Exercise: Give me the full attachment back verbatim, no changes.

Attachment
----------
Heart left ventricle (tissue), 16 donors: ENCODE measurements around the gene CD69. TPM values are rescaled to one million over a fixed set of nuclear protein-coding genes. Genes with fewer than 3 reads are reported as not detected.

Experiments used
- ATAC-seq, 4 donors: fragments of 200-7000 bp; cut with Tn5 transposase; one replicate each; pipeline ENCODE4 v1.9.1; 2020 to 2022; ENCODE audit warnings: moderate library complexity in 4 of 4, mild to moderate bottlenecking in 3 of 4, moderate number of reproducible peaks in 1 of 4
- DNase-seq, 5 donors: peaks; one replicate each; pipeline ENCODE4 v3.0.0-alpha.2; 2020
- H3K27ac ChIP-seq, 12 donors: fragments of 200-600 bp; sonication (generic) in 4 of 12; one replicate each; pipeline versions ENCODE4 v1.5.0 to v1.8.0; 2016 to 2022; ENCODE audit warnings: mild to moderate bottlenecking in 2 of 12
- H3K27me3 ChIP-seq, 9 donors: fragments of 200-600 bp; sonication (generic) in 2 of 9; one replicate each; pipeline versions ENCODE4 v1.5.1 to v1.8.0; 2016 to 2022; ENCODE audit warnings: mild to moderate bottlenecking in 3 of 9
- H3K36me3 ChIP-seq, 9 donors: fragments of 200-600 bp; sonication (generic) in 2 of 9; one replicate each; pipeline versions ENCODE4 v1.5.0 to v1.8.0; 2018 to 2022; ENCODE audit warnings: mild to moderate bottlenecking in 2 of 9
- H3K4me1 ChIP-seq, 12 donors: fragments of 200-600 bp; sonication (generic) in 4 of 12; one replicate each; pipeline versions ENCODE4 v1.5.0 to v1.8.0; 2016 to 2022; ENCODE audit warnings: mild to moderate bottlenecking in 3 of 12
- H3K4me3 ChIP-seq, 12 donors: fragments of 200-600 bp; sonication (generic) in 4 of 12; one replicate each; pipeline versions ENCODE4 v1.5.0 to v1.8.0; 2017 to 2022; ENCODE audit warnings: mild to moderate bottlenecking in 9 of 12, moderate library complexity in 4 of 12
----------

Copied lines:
Heart left ventricle (tissue), 16 donors: ENCODE measurements around the gene CD69. TPM values are rescaled to one million over a fixed set of nuclear protein-coding genes. Genes with fewer than 3 reads are reported as not detected.

Experiments used
- ATAC-seq, 4 donors: fragments of 200-7000 bp; cut with Tn5 transposase; one replicate each; pipeline ENCODE4 v1.9.1; 2020 to 2022; ENCODE audit warnings: moderate library complexity in 4 of 4, mild to moderate bottlenecking in 3 of 4, moderate number of reproducible peaks in 1 of 4
- DNase-seq, 5 donors: peaks; one replicate each; pipeline ENCODE4 v3.0.0-alpha.2; 2020
- H3K27ac ChIP-seq, 12 donors: fragments of 200-600 bp; sonication (generic) in 4 of 12; one replicate each; pipeline versions ENCODE4 v1.5.0 to v1.8.0; 2016 to 2022; ENCODE audit warnings: mild to moderate bottlenecking in 2 of 12
- H3K27me3 ChIP-seq, 9 donors: fragments of 200-600 bp; sonication (generic) in 2 of 9; one replicate each; pipeline versions ENCODE4 v1.5.1 to v1.8.0; 2016 to 2022; ENCODE audit warnings: mild to moderate bottlenecking in 3 of 9
- H3K36me3 ChIP-seq, 9 donors: fragments of 200-600 bp; sonication (generic) in 2 of 9; one replicate each; pipeline versions ENCODE4 v1.5.0 to v1.8.0; 2018 to 2022; ENCODE audit warnings: mild to moderate bottlenecking in 2 of 9
- H3K4me1 ChIP-seq, 12 donors: fragments of 200-600 bp; sonication (generic) in 4 of 12; one replicate each; pipeline versions ENCODE4 v1.5.0 to v1.8.0; 2016 to 2022; ENCODE audit warnings: mild to moderate bottlenecking in 3 of 12
- H3K4me3 ChIP-seq, 12 donors: fragments of 200-600 bp; sonication (generic) in 4 of 12; one replicate each; pipeline versions ENCODE4 v1.5.0 to v1.8.0; 2017 to 2022; ENCODE audit warnings: mild to moderate bottlenecking in 9 of 12, moderate library complexity in 4 of 12